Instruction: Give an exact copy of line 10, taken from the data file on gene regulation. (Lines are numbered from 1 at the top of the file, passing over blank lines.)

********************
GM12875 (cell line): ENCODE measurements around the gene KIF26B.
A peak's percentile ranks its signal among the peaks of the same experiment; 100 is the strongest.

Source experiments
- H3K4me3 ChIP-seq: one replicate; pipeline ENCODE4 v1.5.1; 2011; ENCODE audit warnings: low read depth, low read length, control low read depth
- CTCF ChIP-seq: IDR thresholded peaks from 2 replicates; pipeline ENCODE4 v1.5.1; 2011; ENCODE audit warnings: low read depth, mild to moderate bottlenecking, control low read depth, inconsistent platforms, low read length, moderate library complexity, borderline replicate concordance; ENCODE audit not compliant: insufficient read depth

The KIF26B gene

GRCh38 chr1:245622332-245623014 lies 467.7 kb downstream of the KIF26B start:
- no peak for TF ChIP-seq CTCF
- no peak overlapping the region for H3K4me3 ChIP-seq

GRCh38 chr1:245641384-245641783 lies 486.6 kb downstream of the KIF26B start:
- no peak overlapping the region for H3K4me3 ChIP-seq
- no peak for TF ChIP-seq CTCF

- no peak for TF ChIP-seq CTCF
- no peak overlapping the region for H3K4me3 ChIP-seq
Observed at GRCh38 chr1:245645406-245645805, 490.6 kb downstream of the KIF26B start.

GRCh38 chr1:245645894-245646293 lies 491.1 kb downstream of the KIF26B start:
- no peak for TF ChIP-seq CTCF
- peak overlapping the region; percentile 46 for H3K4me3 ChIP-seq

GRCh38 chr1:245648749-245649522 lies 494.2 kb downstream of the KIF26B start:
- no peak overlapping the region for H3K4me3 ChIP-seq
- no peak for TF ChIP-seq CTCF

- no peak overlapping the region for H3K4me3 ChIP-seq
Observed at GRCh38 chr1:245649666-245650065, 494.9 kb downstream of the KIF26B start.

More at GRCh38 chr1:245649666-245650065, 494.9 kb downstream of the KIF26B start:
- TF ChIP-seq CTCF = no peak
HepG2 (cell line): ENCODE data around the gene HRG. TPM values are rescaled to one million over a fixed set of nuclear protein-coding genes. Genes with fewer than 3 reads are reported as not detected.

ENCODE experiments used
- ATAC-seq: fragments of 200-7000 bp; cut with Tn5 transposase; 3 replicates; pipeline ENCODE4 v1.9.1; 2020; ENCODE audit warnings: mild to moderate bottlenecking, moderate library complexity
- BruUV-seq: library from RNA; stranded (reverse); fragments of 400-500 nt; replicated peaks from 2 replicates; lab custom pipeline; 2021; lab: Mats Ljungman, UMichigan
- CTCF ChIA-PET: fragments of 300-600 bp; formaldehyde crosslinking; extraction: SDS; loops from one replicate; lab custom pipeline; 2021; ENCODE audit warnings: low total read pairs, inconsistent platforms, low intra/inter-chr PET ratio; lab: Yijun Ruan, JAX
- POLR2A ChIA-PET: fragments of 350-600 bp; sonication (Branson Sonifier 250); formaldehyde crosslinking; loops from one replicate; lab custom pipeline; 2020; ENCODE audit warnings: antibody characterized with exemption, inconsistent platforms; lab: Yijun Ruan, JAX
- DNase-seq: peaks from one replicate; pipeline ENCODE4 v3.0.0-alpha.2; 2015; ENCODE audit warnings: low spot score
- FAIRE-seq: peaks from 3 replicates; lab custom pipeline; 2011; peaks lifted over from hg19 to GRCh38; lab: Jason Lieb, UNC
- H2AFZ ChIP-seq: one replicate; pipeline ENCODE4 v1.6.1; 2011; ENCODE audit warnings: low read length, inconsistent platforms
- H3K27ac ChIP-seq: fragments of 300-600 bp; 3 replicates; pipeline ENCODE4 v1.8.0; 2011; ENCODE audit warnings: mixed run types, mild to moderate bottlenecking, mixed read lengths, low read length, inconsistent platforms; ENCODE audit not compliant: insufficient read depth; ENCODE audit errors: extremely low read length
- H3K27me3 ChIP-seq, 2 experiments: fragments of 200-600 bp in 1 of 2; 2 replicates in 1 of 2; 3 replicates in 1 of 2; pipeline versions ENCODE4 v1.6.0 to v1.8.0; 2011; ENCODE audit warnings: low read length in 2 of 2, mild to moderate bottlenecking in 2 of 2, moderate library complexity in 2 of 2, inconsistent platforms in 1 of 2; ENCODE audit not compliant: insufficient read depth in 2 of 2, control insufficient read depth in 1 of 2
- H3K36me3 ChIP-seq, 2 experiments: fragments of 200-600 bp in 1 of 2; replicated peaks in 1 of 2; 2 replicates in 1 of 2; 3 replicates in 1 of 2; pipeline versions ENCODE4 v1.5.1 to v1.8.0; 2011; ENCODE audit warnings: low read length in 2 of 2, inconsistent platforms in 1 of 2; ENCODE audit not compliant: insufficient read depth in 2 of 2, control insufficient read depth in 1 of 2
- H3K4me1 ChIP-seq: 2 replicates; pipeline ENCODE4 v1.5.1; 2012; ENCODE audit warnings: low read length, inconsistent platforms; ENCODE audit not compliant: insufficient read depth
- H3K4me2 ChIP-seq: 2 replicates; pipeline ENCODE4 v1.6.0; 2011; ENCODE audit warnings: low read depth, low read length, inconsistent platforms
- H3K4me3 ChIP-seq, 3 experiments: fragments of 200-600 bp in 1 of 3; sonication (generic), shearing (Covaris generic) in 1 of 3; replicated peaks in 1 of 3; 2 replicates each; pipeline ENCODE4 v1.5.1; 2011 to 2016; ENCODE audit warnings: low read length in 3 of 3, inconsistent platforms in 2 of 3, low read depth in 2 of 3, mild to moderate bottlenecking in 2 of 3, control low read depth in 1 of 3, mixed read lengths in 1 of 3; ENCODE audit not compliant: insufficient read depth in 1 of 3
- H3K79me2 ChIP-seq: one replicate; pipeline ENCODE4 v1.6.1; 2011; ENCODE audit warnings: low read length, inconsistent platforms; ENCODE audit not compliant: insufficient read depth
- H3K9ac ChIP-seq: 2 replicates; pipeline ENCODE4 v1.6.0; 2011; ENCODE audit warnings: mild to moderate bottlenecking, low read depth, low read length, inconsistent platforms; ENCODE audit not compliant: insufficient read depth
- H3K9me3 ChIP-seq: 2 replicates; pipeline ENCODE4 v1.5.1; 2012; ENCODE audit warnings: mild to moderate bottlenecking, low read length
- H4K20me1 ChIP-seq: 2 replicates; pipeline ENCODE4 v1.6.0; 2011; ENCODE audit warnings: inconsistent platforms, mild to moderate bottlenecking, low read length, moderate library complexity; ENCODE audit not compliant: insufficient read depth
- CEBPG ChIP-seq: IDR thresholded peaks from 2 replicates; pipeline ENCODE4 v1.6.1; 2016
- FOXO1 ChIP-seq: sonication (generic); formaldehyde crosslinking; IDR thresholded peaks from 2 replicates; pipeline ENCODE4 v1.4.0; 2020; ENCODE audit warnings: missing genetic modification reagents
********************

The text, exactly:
GRCh38 chr1:245641384-245641783 lies 486.6 kb downstream of the KIF26B start: